+44 (0)20 7730 6386 customercare@wineweaver.com
0 Items

Nine Wine Aerator Facts Part Two

Nine Wine Aerator Facts Part Two contains a little more of the science of wine….

Part One of Nine Wine Aerator Facts can be found here.

If you leave this page with nothing else, just understand this simple fact as the WineWeaver® was only designed to do one thing- aerate wine to improve wine instantly- whilst incorporating some unique, patented features.

Wine Aerator Fact Five: Chemical Relationships

The flavour of the wine is made up from hundreds of compounds and the art of the wine-maker is understanding about the relationships between the alcohol, acid, sugar and tannin. Wine writer James Suckling points out ‘a red wine with high tannin should also have a high alcohol so that neither component sticks out’ relative to the other. So the art of good wine-making is achieving the balance in the wine.

Wine Aerator Fact Six: Alcohol

Wine is defined by the amount of alcohol and this is shown on the wine label as a percentage. Wine generally ranges between 7%-15% (https://en.mimi.hu/wine/alcohol.html). During the process of aeration the strong smell given by the alcohol will be dissipated leaving behind more subtle scents, which are alluded to in wine tasting notes, such as the blackberry, cherry or hints of leather.

Wine Aerator Fact Seven: Wine-maker Meets Wine-grower

We are sniffing the wine to understand the combination that the wine-maker is trying to achieve in a particular wine. The wine-maker is given grapes created by nature and the wine –growers skills and it is the wine-makers job to bring out the best expressions of the grape in the form of wine. The WineWeaver® is designed to assist the wine taster in finding those expressions.

Wine Aerator Fact Eight: Oxidisation and Evaporation

As the wine oxidises the tannins will soften and the alcohol evaporate the wine so wine tasters and drinkers like us are trying to capture a moment in the life of a wine through its taste. I won’t deny that you could open the wine and leave it for an hour, several hours or even overnight for the initial oxidation to take place and for the natural tannins to soften. You may also just choose to swirl it around in a glass and take the risk of it jumping out on your favourite item of clothing.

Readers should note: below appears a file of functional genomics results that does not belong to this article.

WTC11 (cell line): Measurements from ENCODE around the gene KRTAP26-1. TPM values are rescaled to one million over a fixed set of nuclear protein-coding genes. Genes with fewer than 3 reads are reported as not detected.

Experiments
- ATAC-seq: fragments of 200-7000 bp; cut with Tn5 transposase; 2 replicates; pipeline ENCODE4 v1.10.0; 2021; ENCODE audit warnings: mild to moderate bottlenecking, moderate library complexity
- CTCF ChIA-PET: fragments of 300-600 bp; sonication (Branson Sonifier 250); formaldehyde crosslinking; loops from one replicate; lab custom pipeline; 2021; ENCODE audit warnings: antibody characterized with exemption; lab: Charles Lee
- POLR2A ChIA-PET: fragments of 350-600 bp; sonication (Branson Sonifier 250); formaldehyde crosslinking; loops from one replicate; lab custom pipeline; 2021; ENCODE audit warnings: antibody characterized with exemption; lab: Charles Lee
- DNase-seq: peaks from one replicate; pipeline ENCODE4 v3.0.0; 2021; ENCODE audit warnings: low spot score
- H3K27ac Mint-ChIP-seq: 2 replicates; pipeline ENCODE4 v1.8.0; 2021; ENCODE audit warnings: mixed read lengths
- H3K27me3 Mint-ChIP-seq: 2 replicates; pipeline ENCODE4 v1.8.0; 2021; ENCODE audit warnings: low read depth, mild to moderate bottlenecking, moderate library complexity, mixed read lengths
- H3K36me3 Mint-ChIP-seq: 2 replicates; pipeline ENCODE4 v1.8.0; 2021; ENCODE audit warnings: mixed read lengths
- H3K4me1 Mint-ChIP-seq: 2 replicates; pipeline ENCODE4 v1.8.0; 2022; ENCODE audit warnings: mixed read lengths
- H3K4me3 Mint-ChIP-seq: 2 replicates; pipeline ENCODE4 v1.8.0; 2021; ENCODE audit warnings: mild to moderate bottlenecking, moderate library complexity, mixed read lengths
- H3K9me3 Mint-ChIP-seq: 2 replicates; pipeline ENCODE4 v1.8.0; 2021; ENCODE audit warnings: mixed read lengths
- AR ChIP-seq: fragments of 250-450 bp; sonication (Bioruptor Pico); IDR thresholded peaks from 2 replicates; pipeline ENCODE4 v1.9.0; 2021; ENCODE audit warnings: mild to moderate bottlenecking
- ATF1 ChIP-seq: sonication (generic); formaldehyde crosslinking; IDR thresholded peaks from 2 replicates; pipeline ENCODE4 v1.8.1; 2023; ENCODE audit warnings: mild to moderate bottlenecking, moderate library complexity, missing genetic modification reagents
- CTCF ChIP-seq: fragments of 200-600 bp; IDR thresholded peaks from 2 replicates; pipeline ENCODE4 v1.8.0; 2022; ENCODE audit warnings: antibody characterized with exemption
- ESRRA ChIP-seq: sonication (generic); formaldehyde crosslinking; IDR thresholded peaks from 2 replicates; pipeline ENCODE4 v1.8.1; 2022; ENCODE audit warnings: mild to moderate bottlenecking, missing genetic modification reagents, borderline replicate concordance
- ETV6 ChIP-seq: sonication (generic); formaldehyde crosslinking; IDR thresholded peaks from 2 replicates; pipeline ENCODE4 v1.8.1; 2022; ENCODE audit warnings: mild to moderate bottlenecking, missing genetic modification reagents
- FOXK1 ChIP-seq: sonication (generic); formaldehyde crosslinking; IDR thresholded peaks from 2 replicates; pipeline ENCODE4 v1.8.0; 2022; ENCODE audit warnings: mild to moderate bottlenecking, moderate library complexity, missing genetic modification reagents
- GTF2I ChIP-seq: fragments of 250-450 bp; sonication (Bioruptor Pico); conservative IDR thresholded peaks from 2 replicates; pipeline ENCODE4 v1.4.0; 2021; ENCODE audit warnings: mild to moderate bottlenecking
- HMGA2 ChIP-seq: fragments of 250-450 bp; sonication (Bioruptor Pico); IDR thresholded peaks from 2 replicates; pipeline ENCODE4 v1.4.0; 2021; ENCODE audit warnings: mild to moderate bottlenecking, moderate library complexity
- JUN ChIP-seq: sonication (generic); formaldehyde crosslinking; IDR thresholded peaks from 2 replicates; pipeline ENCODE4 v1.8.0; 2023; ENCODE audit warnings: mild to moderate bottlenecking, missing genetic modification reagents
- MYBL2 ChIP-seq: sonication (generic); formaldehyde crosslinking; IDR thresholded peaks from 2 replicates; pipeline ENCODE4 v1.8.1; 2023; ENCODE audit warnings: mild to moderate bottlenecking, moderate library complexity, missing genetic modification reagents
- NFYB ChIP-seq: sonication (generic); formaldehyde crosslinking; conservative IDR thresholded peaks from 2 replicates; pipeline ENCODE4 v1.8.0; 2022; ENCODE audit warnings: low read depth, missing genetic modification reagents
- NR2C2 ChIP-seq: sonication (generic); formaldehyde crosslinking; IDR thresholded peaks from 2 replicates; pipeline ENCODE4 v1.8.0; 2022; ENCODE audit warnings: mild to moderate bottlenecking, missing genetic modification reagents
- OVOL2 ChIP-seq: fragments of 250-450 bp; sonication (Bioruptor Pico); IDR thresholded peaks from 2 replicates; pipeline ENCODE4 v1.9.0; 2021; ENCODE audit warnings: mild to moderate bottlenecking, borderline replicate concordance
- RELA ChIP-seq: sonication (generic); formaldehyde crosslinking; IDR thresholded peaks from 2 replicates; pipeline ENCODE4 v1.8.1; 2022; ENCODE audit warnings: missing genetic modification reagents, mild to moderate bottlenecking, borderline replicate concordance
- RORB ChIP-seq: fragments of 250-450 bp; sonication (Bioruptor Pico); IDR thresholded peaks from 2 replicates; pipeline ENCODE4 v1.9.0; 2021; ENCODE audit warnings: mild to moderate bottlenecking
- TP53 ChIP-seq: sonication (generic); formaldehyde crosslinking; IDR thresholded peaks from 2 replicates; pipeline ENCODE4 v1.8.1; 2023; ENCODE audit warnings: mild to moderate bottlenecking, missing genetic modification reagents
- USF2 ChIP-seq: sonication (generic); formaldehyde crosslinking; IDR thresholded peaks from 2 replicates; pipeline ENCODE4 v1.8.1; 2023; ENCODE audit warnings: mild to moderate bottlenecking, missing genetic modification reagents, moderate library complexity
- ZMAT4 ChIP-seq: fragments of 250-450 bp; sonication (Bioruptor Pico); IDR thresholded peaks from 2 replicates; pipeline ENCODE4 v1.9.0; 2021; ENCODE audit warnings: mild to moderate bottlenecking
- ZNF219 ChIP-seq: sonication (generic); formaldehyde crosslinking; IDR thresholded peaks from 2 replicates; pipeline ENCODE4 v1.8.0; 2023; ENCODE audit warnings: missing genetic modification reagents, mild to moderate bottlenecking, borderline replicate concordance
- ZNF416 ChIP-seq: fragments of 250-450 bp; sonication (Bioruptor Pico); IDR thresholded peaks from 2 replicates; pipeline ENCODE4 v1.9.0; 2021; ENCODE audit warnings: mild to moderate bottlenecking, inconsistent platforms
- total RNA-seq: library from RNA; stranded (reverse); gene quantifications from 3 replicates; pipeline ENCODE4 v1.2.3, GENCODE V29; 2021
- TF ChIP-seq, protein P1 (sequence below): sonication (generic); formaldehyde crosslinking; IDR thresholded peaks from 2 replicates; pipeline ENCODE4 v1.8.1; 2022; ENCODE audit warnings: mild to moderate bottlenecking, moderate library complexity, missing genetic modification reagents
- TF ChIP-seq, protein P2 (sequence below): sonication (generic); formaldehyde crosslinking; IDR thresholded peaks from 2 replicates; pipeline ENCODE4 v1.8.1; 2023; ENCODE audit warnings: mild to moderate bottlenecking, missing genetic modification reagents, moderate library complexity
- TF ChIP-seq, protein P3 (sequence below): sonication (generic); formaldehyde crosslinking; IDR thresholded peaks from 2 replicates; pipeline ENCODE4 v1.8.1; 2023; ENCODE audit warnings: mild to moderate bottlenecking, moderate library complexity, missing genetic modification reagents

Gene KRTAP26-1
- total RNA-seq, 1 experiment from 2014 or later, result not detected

However, with the time pressures of our modern lives we seldom have time to plan to leave a bottle open for the period of time needed to enhance the wine within as soon as possible, if not immediately. It is just more practical to reach for a modern wine aerator like the WineWeaver® which is designed specifically to allow wine to be served by the glass.

Wine Aerator Fact Nine: Tannin

Tannin is a natural part of the wine as mentioned above, wine-makers use it in the wine making process. It is produced from the grape skins used in the process of making the wine and can have a bitter taste. When we open the bottle to drink the wine, we want the tannins to soften and this is where the WineWeaver® wine aerator plays its part through aeration. The aeration process immediately releases the harsh tannins and allows the true flavours of the wine to come through, just as the wine-maker intended.

As the time passes and the wine aeration process enhances the wine you might also use the term ‘second nose’ to describe the new sensations and nuances in taste that come to the forefront. If you leave it to oxidise for too long, the wine will become flat and all the desired taste lost forever.

Wine aeration summary:

  • Wine aeration is a part of the wine journey
  • The journey can be long and slow (and if you use a decanter involve a lot of washing and drying up) or immediate and simple if you use a WineWeaver® on a glass
  • All wines are unique although the factory blended ones are designed to be consistent and may be blended to ensure they are immediately drinkable
  • Some wine is designed to be laid down for the tannins to work on the wine
  • Wine aeration is natural and wine aerators enhance the process
  • Wine aeration helps younger wines to imitate the natural aging process of wines laid for several years

Pin It on Pinterest

Share This
Skip to content